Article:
With Brown v. Board of Education, the Supreme Court decided in 1954 that separating children in public schools by race was unconstitutional. But it was brave children and teens, like sophomore Carlotta Walls, who took on the difficult, dangerous task of school integration. She said she hadn't intended to do anything heroic when she signed up, all she wanted, she said, was a top-quality education. Her decision would change her life, her family's, and the lives of millions of African Americans.
Carlotta Walls’s first-day-of-school outfit is one of my favorite things in the collection for two reasons, the story behind this outfit and what the outfit tells us about the person who wore it. Walls (now Carlotta Walls LaNier) was one of the “Little Rock Nine” who integrated Little Rock Central High School in 1957. Segregationists backed by the state’s Governor Orval Faubus and the Arkansas National Guard would attempt to prevent Walls and her classmates from integrating the school. This led to President Dwight Eisenhower calling on the 101st Airborne Division of the U. S. Army and federalizing the Arkansas National Guard to protect Walls and the other students and ensure their attendance at the school.
In her book, A Mighty Long Way: My Journey to Justice at Little Rock Central High School (2009), Mrs. LaNier writes that her "great-uncle Emerald Holloway stopped by the house with a surprise gift for me: cash to buy a brand-new dress for my first day at Central. Everybody in the family knew that Mother was a fastidious seamstress who usually made all of my clothes. But this was no ordinary first day of school, Uncle Em said. The integration of the finest high school in Arkansas would happen just once in our lifetime, and I had to have a dress to match the occasion. Even one of Mother’s perfectly tailored creations would not do. I had to have a store-bought dress."
Carlotta Walls and her mother shopped in downtown Little Rock where they found "the perfect outfit."
Two things struck me when I saw the blouse and skirt in person for the first time. First was the charming alphabet pattern on the fabric, embodying her love of learning. Second was how tiny the skirt waistband is. Both made me realize how young and vulnerable Carlotta Walls was when she entered that high school, under the threat of violence with the whole world watching, and how strong she must have been to have stayed until she graduated in 1960. She put up with racist insults, nasty looks, and sharp elbows. She was traumatized by the bombing of her house during her last semester at Central but she never gave up.
Written by Laura Coyle, Head of Cataloging and Digitization
I persevered through it all and became the first black girl ever to walk across the stage to receive a diploma from Little Rock Central High School.Carlotta Walls LaNier A Mighty Long Way: My Journey to Justice at Little Rock High School, 2009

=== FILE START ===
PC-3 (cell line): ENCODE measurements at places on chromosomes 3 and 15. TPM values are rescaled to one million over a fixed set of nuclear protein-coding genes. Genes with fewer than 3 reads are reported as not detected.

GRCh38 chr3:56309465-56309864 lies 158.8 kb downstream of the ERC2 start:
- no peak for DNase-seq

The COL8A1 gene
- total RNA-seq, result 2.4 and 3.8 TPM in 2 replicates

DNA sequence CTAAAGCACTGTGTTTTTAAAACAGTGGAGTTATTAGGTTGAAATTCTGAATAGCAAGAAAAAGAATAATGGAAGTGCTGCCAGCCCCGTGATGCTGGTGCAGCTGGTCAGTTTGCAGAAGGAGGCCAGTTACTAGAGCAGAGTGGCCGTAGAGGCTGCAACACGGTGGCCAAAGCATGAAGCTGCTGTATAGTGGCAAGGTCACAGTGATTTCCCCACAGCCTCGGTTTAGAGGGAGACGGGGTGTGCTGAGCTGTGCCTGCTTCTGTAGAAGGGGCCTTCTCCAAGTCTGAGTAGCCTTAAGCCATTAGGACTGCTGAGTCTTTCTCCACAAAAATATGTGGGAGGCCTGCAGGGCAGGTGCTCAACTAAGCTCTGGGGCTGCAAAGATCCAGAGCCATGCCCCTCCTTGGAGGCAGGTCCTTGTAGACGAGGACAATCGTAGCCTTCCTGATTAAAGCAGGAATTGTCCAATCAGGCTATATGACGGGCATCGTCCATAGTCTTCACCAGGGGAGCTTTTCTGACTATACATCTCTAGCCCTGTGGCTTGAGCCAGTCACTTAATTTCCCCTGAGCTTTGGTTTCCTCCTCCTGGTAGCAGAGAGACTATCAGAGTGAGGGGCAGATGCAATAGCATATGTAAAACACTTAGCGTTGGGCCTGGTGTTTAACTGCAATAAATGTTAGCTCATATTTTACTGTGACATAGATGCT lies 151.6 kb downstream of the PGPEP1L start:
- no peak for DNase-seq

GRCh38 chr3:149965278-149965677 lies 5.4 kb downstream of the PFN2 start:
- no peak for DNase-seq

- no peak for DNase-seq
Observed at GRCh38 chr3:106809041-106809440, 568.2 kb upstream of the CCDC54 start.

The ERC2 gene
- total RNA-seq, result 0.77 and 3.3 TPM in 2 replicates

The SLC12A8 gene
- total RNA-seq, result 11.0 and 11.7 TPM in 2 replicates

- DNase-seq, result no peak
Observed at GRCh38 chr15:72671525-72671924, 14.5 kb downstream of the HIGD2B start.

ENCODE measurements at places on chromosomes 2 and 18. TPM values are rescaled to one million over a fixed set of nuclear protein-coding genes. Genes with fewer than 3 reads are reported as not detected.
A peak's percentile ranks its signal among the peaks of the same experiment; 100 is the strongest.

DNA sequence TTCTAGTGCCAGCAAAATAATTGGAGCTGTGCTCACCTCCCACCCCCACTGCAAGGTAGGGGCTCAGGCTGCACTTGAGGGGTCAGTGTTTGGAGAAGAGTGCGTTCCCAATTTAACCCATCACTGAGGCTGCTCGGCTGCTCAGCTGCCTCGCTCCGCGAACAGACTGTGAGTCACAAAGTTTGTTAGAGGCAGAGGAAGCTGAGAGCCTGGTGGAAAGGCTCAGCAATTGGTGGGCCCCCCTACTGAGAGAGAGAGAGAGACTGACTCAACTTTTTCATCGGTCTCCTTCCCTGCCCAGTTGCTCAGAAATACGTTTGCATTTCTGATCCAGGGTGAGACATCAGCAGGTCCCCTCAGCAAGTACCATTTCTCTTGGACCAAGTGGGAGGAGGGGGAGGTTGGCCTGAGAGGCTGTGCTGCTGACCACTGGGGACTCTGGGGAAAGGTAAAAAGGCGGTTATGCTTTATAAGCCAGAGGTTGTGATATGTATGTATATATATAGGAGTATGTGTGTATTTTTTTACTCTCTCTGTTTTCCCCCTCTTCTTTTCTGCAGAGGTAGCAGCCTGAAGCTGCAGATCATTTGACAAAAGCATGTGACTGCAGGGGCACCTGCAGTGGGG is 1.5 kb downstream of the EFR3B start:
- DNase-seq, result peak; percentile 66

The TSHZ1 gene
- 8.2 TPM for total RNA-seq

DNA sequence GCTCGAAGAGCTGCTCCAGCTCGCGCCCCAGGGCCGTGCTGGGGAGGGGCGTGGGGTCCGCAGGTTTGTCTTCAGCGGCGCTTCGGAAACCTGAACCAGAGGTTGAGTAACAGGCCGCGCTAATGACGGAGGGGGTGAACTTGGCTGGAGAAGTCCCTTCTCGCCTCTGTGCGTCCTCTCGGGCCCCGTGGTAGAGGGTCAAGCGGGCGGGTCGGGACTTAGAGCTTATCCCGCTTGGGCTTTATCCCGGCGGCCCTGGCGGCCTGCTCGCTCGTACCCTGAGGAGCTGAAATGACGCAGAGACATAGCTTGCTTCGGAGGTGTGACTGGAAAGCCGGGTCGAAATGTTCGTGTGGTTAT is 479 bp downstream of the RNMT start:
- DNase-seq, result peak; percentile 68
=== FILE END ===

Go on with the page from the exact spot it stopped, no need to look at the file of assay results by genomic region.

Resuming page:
Carlotta Walls’s school clothing evokes her personality and perseverance. The story behind that clothing extends outward from her, Central High, and Little Rock into national politics and international diplomacy. The modern Civil Rights Movement took place in the midst of the Cold War, the ideological contest between Communist and Western capitalist societies. Pro-segregationists often charged that civil right activism was inspired by Communist agents seeking to weaken the United States from within. President Eisenhower had to weigh many contradictory factors in deciding how to respond to the opposition to desegregating Little Rock Central High School.
On the one hand, saying the nation’s enemies were “gloating over this incident,” the president recognized stories of black students attacked by white segregationists harmed the nation’s global “prestige and influence” (Quoted in Elizabeth Jacoway, Turn Away Thy Son: Little Rock, the Crisis that Shocked the World, 2007). Cold War propagandists emphasized these violations of democratic rights as examples of the nation’s hypocrisy. American leaders were especially concerned about the impact of these stories on African countries experiencing anti-colonial revolutions. Would the new governments align with the Soviet Union rather than the United States? A forceful response by the federal government could demonstrate the nation’s resolve and sense of fairness.
On the other hand, the president was hesitant to employ federal authority in defiance of the tradition of local control over law enforcement and education. He knew state and local leaders across the South would be horrified at this use of federal power, even if it was intended to support the rule of law. As the president of the Little Rock Chamber of Commerce put it, “. . . we hadn’t had federal troops since  ’67! That was so shocking that we didn’t know whether we should support the government or not” (Jacoway, Turn Away Thy Son). Eisenhower’s decision established a new precedent.
Eisenhower’s reluctant use of federal authority in a civil rights matter in Little Rock in 1957 was just the beginning. To enforce court decisions and protect citizens’ rights, federal authority had to be asserted several times during the 1960s and was fundamentally expanded by the Civil Rights Act of 1964 and the Voting Rights Act of 1965.
Carlotta Walls and her fellow African American students wanted a quality education. They helped inspire a global revolution.
Written by William Pretzer, Senior History Curator